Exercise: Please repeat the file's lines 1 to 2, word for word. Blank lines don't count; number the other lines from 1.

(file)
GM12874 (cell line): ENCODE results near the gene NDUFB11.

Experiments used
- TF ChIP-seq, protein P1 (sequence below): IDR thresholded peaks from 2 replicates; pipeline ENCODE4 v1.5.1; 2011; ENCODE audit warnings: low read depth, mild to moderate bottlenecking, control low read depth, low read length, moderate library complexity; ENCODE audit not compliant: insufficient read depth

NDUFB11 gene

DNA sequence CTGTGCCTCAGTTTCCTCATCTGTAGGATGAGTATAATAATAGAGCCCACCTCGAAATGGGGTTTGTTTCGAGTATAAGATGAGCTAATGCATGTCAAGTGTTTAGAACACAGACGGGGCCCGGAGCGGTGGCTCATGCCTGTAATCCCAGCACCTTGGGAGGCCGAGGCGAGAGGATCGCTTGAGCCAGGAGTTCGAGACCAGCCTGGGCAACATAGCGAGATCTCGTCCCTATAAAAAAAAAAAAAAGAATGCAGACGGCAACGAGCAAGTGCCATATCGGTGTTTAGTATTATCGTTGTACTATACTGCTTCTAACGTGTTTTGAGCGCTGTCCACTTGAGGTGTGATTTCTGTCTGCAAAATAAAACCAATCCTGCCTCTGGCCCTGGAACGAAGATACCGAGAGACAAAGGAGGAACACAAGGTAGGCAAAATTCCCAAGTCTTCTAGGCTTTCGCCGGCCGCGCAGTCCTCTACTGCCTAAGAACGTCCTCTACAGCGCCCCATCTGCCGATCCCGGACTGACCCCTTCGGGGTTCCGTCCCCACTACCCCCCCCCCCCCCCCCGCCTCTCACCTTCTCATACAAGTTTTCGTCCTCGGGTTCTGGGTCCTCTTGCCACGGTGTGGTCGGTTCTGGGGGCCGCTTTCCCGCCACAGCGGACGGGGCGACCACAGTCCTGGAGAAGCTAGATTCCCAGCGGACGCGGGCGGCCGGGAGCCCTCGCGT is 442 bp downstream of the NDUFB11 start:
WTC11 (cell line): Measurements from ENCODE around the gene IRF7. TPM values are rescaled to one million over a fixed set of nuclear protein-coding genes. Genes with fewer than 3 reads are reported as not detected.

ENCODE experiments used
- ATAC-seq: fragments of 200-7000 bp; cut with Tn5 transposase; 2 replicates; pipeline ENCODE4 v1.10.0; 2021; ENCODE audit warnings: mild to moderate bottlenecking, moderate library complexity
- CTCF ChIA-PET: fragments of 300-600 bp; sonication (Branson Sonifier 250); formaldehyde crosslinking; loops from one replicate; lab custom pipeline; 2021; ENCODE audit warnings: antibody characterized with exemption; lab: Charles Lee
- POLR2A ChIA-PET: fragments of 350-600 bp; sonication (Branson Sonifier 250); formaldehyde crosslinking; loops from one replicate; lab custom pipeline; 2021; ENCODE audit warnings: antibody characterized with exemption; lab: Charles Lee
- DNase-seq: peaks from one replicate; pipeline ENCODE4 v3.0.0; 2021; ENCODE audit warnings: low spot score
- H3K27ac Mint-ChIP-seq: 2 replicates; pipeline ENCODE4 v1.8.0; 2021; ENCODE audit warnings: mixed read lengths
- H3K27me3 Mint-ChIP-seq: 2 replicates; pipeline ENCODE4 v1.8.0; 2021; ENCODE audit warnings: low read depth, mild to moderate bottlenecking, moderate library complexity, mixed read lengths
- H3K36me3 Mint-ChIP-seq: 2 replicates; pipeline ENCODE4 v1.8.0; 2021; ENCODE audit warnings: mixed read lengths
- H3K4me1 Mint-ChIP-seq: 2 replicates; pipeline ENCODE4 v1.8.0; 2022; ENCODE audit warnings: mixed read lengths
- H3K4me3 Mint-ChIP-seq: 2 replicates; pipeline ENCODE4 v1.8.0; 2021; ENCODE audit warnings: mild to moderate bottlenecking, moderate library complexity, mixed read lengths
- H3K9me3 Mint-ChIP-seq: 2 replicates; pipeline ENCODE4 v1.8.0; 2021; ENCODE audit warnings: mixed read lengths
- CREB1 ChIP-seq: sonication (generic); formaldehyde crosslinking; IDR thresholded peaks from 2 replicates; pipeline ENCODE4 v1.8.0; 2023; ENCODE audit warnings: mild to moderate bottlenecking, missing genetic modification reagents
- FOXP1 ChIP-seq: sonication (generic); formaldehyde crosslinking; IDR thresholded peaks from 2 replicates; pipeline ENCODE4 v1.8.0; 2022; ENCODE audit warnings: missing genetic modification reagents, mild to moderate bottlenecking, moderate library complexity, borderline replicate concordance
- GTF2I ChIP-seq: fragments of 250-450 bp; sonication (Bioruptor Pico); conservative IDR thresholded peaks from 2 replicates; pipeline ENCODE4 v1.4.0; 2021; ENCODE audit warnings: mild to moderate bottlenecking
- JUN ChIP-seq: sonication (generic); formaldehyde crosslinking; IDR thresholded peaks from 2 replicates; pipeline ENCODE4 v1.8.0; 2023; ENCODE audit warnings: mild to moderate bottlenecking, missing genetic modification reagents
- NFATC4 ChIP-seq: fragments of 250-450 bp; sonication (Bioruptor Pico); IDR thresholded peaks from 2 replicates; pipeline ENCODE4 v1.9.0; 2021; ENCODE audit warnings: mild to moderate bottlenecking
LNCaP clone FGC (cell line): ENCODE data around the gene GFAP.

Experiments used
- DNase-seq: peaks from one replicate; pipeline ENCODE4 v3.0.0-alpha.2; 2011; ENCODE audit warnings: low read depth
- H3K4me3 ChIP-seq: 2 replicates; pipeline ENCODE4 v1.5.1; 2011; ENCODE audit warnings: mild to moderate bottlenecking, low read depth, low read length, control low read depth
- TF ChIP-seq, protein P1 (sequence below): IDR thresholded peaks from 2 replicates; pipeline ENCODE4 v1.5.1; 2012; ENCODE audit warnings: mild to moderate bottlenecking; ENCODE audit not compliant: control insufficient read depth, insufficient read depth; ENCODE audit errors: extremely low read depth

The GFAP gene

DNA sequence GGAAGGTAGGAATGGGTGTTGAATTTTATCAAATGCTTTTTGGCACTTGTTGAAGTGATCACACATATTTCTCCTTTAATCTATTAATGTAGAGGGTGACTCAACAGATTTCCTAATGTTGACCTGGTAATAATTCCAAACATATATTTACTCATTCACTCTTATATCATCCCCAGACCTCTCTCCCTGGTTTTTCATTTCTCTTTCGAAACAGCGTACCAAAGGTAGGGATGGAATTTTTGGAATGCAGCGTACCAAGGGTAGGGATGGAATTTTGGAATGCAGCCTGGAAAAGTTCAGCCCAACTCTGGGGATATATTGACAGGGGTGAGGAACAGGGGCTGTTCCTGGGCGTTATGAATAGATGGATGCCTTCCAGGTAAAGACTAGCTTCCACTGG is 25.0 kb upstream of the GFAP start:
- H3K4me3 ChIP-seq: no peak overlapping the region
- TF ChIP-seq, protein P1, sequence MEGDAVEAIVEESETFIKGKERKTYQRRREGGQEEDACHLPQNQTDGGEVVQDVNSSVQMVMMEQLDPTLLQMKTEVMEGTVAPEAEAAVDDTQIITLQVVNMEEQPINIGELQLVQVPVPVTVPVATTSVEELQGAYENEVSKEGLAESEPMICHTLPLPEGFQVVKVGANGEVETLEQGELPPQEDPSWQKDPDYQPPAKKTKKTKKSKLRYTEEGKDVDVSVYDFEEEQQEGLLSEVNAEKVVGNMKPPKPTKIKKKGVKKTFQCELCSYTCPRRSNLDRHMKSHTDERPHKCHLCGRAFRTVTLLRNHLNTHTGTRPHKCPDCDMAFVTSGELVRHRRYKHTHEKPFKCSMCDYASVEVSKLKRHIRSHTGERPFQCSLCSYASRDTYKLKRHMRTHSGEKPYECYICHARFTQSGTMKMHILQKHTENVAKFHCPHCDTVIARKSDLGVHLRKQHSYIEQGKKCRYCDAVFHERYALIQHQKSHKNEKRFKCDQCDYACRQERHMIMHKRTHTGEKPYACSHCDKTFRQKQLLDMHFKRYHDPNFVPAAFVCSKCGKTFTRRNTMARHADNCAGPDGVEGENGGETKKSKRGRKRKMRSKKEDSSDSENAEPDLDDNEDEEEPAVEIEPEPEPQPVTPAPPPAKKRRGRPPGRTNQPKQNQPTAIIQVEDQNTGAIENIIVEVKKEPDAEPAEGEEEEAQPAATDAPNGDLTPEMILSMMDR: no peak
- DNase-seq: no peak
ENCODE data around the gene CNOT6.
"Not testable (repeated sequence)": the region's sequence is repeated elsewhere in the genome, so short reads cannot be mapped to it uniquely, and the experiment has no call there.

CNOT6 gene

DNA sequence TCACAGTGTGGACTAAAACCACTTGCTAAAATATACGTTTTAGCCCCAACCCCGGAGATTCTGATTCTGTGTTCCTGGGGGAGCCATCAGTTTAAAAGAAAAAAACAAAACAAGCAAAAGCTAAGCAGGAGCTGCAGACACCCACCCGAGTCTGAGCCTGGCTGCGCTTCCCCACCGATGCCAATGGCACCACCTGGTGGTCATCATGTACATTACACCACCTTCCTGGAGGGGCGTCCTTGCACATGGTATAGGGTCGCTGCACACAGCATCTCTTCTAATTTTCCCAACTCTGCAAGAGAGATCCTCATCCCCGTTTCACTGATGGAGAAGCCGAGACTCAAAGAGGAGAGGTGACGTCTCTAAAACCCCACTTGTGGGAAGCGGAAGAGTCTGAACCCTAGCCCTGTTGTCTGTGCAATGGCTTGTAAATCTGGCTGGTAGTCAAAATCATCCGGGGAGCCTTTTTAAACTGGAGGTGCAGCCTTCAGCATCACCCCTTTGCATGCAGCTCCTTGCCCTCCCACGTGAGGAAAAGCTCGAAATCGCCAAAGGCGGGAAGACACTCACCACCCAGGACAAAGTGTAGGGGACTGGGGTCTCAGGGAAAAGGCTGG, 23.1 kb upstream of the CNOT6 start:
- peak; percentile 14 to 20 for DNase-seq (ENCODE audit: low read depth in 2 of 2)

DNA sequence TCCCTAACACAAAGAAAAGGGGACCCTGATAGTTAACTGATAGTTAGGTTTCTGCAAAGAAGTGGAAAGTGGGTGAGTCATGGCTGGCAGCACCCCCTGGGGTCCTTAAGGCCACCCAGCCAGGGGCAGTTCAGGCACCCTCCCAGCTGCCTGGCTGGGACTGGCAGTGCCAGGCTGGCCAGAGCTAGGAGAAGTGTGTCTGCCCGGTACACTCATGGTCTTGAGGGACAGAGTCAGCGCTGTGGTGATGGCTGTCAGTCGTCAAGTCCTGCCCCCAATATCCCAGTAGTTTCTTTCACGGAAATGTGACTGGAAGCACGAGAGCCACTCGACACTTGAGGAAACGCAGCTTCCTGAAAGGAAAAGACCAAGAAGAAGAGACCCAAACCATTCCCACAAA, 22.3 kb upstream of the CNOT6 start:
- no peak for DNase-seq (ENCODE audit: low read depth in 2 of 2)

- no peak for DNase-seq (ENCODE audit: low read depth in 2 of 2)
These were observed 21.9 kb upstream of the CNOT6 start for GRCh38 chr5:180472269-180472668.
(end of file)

GM12874 (cell line): ENCODE results near the gene NDUFB11.

Experiments used